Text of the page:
I did, however, get to talk to Recording Academy president Neil Portnow, who always seems to be everywhere at once during GRAMMY Week. The talent wranglers who arrange these little one-on-ones told me I only had time for one question, but I cheekily snuck in two, and he was very obliging in his responses.
Here’s the audio clip, with a transcript below:
MMN: Hi, Mr. Portnow. I’m Miss Music Nerd; I’m the classical music blogger for grammy.com.
NP: Oh, excellent!
MMN: And I just wanted to ask you, what do you think of the state of music education in primary and high schools today?
NP: Well, I think what the GRAMMY Foundation is doing is exactly what needs to be done, which is to put a focus and a spotlight on it, to put funds behind it, and to create actual programs so that young people have a chance to experience music in high schools. I think it’s really quite sad that, as a country, we’ve let the arts slip in terms of the funding that’s required for young people to be exposed to music and the arts in school. Because it’s not just about developing the next generation of music-makers, though certainly that’s a critical, key point. It’s about becoming a good, well-rounded human being, and it’s about being culturally aware, and it’s about understanding so much that one gets through the heart and through the soul by being exposed to the creative elements of the arts. So, it’s critical that we don’t forget about that as a country, because most other civilized countries have not forgotten how important it is.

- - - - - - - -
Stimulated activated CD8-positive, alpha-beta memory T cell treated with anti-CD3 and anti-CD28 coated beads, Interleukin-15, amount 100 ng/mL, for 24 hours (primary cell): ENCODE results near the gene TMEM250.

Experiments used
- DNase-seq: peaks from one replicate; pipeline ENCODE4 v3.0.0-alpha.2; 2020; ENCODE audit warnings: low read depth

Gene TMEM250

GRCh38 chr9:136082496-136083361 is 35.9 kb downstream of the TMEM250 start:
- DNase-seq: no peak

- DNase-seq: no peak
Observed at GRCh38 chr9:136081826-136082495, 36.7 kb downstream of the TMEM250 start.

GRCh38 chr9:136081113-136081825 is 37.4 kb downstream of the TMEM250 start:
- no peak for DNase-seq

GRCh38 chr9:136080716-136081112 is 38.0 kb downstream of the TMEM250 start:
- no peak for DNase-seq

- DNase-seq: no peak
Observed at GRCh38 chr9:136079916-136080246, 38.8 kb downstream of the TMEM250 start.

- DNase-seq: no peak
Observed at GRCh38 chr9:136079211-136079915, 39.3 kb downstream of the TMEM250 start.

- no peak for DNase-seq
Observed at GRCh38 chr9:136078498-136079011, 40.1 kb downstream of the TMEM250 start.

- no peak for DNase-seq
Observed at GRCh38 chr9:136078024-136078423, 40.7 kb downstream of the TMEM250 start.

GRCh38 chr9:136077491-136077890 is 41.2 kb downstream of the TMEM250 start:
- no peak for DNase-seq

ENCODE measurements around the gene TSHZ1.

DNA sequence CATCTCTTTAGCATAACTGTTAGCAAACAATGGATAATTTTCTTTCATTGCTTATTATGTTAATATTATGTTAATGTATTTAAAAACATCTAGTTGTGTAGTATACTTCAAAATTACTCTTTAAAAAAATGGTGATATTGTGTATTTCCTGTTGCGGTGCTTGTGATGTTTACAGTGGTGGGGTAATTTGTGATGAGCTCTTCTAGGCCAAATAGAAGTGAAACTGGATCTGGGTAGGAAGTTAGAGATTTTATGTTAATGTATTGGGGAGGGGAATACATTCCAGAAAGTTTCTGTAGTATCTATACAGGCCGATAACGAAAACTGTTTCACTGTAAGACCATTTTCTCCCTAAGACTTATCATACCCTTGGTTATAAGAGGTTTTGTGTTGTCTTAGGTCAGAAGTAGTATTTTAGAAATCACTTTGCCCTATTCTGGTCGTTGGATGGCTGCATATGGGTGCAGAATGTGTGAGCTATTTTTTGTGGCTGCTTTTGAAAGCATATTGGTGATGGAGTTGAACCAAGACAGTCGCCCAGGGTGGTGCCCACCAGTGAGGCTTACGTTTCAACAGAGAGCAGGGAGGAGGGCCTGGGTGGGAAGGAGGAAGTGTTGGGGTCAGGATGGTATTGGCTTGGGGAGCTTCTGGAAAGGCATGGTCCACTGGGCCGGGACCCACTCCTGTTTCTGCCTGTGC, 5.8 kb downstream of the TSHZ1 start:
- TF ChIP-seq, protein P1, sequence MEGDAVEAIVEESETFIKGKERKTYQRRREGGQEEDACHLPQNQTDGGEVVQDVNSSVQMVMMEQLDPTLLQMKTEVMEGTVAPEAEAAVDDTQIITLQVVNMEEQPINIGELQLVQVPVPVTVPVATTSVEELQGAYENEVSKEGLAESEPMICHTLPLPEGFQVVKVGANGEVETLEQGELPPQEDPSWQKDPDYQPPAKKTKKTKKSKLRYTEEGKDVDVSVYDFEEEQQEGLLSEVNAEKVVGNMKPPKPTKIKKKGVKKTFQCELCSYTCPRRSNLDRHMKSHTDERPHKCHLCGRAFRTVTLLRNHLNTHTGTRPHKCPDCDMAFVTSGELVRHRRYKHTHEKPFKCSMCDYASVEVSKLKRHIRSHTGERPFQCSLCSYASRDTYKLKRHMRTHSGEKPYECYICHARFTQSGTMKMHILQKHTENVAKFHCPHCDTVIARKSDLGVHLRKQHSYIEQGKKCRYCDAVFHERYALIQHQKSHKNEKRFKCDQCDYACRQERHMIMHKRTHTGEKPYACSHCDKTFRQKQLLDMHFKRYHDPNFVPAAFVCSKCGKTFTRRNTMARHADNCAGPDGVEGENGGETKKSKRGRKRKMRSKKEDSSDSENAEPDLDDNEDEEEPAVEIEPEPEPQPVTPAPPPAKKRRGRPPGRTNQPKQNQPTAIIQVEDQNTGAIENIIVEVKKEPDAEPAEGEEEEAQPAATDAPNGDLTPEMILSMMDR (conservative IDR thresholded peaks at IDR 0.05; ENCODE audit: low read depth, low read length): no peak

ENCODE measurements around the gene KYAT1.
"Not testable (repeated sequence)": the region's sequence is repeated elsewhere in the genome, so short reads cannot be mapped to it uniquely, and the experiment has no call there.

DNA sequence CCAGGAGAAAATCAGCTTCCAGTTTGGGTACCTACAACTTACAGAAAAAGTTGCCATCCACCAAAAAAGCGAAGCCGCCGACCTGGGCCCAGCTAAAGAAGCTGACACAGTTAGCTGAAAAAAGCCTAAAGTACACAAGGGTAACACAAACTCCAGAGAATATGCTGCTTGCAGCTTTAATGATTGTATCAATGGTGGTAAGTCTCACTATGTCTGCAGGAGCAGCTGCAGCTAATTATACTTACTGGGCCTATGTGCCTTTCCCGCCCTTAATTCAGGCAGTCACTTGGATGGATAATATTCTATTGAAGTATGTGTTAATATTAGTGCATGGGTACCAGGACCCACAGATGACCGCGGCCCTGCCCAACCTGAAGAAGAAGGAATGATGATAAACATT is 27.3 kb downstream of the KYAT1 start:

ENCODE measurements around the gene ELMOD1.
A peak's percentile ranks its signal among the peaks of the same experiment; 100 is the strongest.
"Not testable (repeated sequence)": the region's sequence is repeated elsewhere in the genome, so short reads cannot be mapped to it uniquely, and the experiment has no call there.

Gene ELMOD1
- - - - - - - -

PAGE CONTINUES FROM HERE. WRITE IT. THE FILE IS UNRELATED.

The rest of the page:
MMN: Do you think we might be able to get some more classical-related events and performances into GRAMMY Week in the future?
NP: Well, we’re always looking to do that. You know, we had a wonderful program called Salute to Classical Music during GRAMMY Week.
MMN: I remember — I went when Placido Domingo was there.
NP: Part of what we need to do always is to try to take things to the next level. And we managed to move that to a bigger, better place. But part of the difficulty in the classical world is the scheduling of artists, because, as you know very well, unlike some of the other areas of music, the classical artists book themselves years in advance on worldwide tours, because they have worldwide audiences. So, to restrict it to GRAMMY Week sometimes is a little bit of a handcuff. So our idea, and our mission of what we’re talking about, is to continue to have classical events, but do them when it’s a good time on the calendar. And by the way, it doesn’t have to be Los Angeles. New York for example — really perhaps the capital of classical music in this country. So we’re in discussions about finding the right moment and the right event to do. But classical music is very important to the Academy.
MMN: Great! Well, thank you for everything you do!
NP: Oh, you’re welcome — thank you.
I was very glad to know that there is some awareness of the importance of classical, and the point about scheduling is well-taken. I’m gonna keep lobbying, though! Now, I need to figure out how to get in on these other classical events he referred to! Turns out, there’s more the the GRAMMYs than GRAMMY Week!
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